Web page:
Phillies rally in eighth to defeat Diamondbacks

Posted: April 28, 2014

PHOENIX - It was not until Ryan Howard skied an eighth-inning pop-up in the desert that the path to a Phillies victory emerged Saturday night. Third baseman Martin Prado fumbled the routine ball. Arizona manager Kirk Gibson surfaced from the dugout and signaled for Trevor Cahill, a $30 million starter demoted to the bullpen.

The Phillies batted around on Cahill, using three singles, a double, and two walks to manufacture four runs. A 6-5 win had earlier felt like a loss once the Diamondbacks dinged Cliff Lee for five runs. Instead, Ryne Sandberg's bunch could celebrate one of their more resilient efforts during this first month of the season.

"A good character game for us," Sandberg said.

One game remains on this fruitful West Coast trip, and the Phillies can claim a 6-4 record with a win Sunday at Chase Field.

The Phillies won a game in which they trailed by five or more runs after the sixth inning for the first time since July 24, 2012.

"It was a good team win," Cody Asche said. "That's what good teams do, find ways to win."

The contributors in the eighth were numerous. Asche pinch-hit for the pitcher with the bases loaded and socked a double that struck first-base umpire Bob Davidson. Two runs scored to tie it. Ben Revere then blooped one to center, just short enough to elude an outstretched A.J. Pollock. That pushed the Phillies ahead for good.

Carlos Ruiz reached base four more times. He dented Cahill for a run-scoring single in the eighth. Ruiz, a front-running candidate to be the league's player of the week, raised his batting average to .296 and OPS to .891.

"He's just clutch," Sandberg said.

Antonio Bastardo, Mike Adams, and Jonathan Papelbon preserved the rally. The bullpen did not perform without drama; a 3-minute, 36-second review in the ninth inning erased the potential tying run from second. Prado tried to advance on a Papelbon pitch that got past Ruiz, who fired a bullet to second. Prado overslid the bag and was eventually called out.

The relievers atoned for Lee, who was not his usual, dominating self. Lee permitted five runs (three earned) in six innings. He equaled his season walk total (two) in the span of six batters in the third inning. His only two strikeouts were against Bronson Arroyo, the opposing pitcher.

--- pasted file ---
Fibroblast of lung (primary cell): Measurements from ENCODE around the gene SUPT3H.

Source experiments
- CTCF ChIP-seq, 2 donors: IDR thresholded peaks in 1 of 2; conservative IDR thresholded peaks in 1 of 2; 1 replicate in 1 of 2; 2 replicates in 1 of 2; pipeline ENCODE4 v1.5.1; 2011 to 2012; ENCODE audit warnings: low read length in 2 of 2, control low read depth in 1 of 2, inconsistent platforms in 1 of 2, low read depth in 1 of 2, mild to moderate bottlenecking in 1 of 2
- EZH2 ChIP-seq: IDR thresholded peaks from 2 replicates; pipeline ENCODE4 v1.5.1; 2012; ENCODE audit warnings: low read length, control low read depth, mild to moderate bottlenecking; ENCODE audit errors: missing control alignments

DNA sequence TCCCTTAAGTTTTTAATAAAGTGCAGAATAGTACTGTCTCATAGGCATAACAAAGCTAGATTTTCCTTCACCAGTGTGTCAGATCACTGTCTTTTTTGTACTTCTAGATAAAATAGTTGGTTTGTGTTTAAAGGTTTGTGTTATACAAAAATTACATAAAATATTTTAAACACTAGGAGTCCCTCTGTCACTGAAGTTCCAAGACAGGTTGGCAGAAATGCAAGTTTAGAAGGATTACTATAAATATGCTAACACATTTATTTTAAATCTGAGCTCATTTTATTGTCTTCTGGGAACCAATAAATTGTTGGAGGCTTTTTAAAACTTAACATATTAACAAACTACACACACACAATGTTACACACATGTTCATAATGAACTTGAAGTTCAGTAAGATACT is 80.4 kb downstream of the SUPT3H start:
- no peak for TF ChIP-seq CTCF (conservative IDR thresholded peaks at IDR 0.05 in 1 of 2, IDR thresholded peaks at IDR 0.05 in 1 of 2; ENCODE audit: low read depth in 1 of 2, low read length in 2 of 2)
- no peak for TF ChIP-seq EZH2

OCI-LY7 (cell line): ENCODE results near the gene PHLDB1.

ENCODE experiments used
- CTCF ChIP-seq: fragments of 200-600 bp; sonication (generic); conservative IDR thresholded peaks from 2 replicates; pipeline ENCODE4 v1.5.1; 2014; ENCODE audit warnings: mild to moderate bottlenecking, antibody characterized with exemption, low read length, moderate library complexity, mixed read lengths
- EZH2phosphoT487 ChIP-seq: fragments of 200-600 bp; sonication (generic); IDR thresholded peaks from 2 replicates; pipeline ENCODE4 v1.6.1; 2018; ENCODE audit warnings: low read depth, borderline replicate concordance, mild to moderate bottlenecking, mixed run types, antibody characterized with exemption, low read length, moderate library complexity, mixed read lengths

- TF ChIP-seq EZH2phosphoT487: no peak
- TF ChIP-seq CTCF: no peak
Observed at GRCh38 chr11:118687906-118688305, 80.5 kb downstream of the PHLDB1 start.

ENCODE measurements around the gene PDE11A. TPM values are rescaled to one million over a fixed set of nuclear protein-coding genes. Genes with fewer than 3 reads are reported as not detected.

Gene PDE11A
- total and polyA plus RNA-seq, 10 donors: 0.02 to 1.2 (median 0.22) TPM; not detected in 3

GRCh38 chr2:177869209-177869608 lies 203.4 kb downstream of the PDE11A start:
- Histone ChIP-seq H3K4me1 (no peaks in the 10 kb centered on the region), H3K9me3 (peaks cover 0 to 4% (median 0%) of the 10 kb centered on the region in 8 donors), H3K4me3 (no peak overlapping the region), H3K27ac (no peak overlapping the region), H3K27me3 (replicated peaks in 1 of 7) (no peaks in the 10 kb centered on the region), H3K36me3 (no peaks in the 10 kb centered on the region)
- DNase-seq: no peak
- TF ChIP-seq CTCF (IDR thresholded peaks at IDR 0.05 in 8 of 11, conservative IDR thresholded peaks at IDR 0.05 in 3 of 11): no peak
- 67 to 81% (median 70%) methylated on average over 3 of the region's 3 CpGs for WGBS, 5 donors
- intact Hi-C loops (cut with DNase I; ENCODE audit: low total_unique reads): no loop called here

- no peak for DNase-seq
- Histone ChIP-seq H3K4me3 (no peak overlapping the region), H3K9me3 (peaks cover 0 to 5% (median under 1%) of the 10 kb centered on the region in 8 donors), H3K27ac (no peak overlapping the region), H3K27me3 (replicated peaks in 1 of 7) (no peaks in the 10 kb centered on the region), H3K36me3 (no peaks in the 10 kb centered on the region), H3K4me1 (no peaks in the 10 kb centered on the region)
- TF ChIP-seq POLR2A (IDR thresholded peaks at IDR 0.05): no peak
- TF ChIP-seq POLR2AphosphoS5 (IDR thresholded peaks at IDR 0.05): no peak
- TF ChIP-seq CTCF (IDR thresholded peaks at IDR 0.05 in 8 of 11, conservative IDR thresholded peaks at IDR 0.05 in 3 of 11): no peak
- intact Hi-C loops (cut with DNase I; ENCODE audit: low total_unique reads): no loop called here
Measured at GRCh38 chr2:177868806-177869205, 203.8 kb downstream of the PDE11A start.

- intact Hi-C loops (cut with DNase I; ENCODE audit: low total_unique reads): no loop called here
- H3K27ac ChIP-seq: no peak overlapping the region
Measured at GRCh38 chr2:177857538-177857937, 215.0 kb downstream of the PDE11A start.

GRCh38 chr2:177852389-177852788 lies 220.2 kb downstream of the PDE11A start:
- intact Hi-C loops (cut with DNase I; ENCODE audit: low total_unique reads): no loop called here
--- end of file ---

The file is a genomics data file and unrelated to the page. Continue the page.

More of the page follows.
The sizable deficit was not all Lee's fault. Pollock started the first with a single to right. He dashed for second, but Lee stepped off the rubber and flipped to Howard. Shortstop Jimmy Rollins could not catch Howard's perfect throw, and Pollock advanced. It marked the first Phillies error in 10 games.

A fly ball that Paul Goldschmidt hit to right should have ended that first inning. Instead, it was a sacrifice fly. Arizona, afforded an extra out, then strung three singles together for another run.

"They got to me early," Lee said. "I don't know what it was. It was one of those days."

Lee allowed four runs total in his previous four starts for a 1.20 ERA. But the Diamondbacks scored one in the second and two more in the third. They gashed Lee for eight hits in three innings. He retired the last 10 batters he faced. By then, though, the wound was large.

It looked insurmountable for the first six innings. Arroyo lugged a 9.50 ERA into Saturday. He failed to throw two scoreless innings in any of his first four starts but held the Phillies to six shutout innings before two scored in the seventh.

Arizona did not have its closer, Addison Reed, or primary setup man, Brad Ziegler, for use. Reed appeared in three straight games before Saturday. That forced Cahill, who posted a 9.17 ERA in four starts before being shifted to the bullpen, into an important situation. The Phillies struck.

"It's embarrassing," Cahill said. "Bronson threw a great game. I should be able to come and get three outs without letting them take the lead back."


mgelb@phillynews.com

@magelb

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